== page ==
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Delhi in August & September of 1947

- Ramanjit Singh

Muslim refugees, evacuated from areas of unrest in New Delhi, queue up for water at New Delhi's Old Fort in September 1947. Max Desfor/AP

Muslim refugees, evacuated from areas of unrest in New Delhi, queue up for water at New Delhi's Old Fort in September 1947.

Max Desfor/AP

In reading about the events of Partition in Delhi, one comes out with a sense of enormous loss of seeing such a rich and dynamic city of the pre-Partition era being reduced to the killing fields of thousands of innocent human beings just because they belonged to a different religion. Delhi was a Muslim city, it's tehzeeb, as Ebadat Barelvi, a teacher in Delhi College, writes in his book "Twilight in Delhi", carried a particular mode of thought and living now dead and gone right in front of our eyes.

Author and Historian Gyanendra Pandey, a research fellow at Oxford and now a professor at Emory University, has written extensively on Partition and events that occurred in Delhi around the time of Partition. In his research "Partition and Independence in Delhi: 1947-48", he describes Delhi as a city that represented the cream of the Muslim elite. Where even the Hindus shared the culture of the Muslims, shared in their festivities and dressed and spoke like Muslims. They thought of Urdu as their own language.

According to the author, Delhi of the time was the city that represented India, with its diverse culture that still carried the remnants of the past Mughal glory in its thought and lifestyle. Muslims lived in the "old" and in "new" Delhi. They lived in Chandni Chowk and also in Connaught Place. They lived in Karol Bagh, Pahar Ganj, Darya Ganj and Lodhi Gardens. They were in the villages surrounding Delhi such as Mehrauli, Gurgaon, Palam, Faridabad and Gaziabad. They formed the major wholesale businesses in Sadar Bazar and Sabzi Mandi. They were in Najafgarh, Nizamuddin and Shah Jehanabad. They were in the bureaucracy and represented a major part of the government machinery till the very end of the British Raj. It was this Delhi that was forever lost by the onslaught of Partition.

It can be said that for Pakistanis, the Partition of India, however violent, was in essence a necessity for achieving Independence and for Indians (Hindus, Muslims and Sikhs alike) achieving Independence was in essence to experience the tragedy of Partition.

From Gyanendra Pandey's Partition and Independence in Delhi: 1947-48

The violence in Delhi started in August and peaked in September. Arrival of refugees from West Punjab into Delhi was the key catalyst in triggering the riots and mass killings of Muslims. Hindus and Sikhs enraged by what had happened to their community in West Punjab unleashed their anger towards Muslims of Delhi who had no clue why they were being targeted by non-Muslims.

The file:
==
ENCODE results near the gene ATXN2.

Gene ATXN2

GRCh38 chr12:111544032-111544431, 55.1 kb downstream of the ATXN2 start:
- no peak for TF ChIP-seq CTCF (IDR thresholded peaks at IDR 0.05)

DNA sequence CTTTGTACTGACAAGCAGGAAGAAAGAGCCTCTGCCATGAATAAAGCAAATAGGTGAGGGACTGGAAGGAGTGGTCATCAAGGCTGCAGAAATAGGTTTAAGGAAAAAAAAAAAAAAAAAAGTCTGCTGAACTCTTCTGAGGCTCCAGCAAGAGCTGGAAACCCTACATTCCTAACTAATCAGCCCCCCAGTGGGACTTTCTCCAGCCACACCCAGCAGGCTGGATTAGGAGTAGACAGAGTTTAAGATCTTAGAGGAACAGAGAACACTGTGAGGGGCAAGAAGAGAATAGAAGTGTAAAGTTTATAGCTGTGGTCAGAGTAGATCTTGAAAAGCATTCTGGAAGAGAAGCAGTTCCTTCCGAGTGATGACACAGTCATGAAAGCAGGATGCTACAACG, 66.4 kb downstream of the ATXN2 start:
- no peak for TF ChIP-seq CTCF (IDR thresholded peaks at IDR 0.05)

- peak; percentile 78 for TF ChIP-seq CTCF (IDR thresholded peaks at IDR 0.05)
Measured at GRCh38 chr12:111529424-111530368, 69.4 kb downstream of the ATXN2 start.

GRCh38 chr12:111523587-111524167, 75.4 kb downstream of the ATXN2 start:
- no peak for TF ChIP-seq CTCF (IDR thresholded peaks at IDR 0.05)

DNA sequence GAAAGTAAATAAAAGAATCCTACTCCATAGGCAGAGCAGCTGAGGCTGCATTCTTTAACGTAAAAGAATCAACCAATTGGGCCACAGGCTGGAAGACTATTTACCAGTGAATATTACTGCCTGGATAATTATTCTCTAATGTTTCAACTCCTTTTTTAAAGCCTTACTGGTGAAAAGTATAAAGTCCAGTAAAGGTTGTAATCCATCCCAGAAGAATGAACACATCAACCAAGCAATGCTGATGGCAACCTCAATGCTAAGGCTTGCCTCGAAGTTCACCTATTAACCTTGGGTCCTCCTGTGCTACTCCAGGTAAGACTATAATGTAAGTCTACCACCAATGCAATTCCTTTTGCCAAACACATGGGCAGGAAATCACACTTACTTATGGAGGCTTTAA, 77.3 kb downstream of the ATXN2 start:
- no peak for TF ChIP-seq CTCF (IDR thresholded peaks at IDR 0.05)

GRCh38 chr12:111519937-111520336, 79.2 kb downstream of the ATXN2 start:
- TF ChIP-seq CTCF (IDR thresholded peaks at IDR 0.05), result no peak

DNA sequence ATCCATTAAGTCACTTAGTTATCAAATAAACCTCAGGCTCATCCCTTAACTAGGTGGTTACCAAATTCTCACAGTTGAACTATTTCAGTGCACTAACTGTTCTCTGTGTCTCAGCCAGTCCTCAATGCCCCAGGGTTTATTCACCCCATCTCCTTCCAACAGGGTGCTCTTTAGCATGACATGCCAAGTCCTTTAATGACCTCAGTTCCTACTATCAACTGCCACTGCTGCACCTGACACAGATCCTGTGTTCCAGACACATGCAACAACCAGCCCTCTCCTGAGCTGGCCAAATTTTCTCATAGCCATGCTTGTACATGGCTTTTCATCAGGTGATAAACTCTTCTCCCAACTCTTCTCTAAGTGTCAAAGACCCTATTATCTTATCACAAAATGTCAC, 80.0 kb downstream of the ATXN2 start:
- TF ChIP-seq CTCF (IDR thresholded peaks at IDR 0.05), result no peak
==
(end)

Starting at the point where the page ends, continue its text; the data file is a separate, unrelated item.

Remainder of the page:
In fact for the Muslims of Delhi, the months of August and September brought a dreadful onslaught of violence that left them completely defenseless and demoralized. From a highly biased police force to a general sense of apathy in the city administration towards their plight, Muslims found themselves unwanted and scrambled to save their lives. Hundreds sought refuge in the homes of prominent Muslim leaders such as Abdul Kalam Azad, Anees Kidwai and others. Tens of thousands of Muslims were camping out at Purana Qila and Humayun's Tomb and were basically left to fend for themselves as no help was being given to them by the local administration.

Some of the events described by Mr. Pandey are etched indelibly in my mind, such as the one in Karol Bagh where Muslims students giving their matriculation exam in a High School were taken out and murdered. The event describing an enraged Prime Minister Jawaharlal Nehru trying to prevent violence in Connaught Place is also striking.

The violence in Old Delhi and the towns and villages surrounding Delhi were also being reported extensively by the foreign press. According to authors Vazira Fazila and Yacoobali Zamindar and further substantiated by other authors on this subject, about 20,000 to 25,000 Muslims were killed in Delhi and surrounding areas. According to authors Larry Collins and Dominique Lapierre in "Freedom at Midnight", the orgy of violence in Old Delhi and Pahar Ganj witnessed heavy gun fire coming out of homes of retired Muslim army officers and families desperately trying to defend their homes from the encroaching mobs of Hindus and Sikhs.

In her memoir "In Freedom's Shade", Anis Kidwai describes the Purana Qila refugee camp in Delhi: "From the hospital, one had a vantage view of the entire camp. As far as the eye could see, tents and tin-roofed shelters were crowded together. In their midst was a ceaseless traffic of naked children, disheveled women, bareheaded girls and men burning in defiance and humiliation."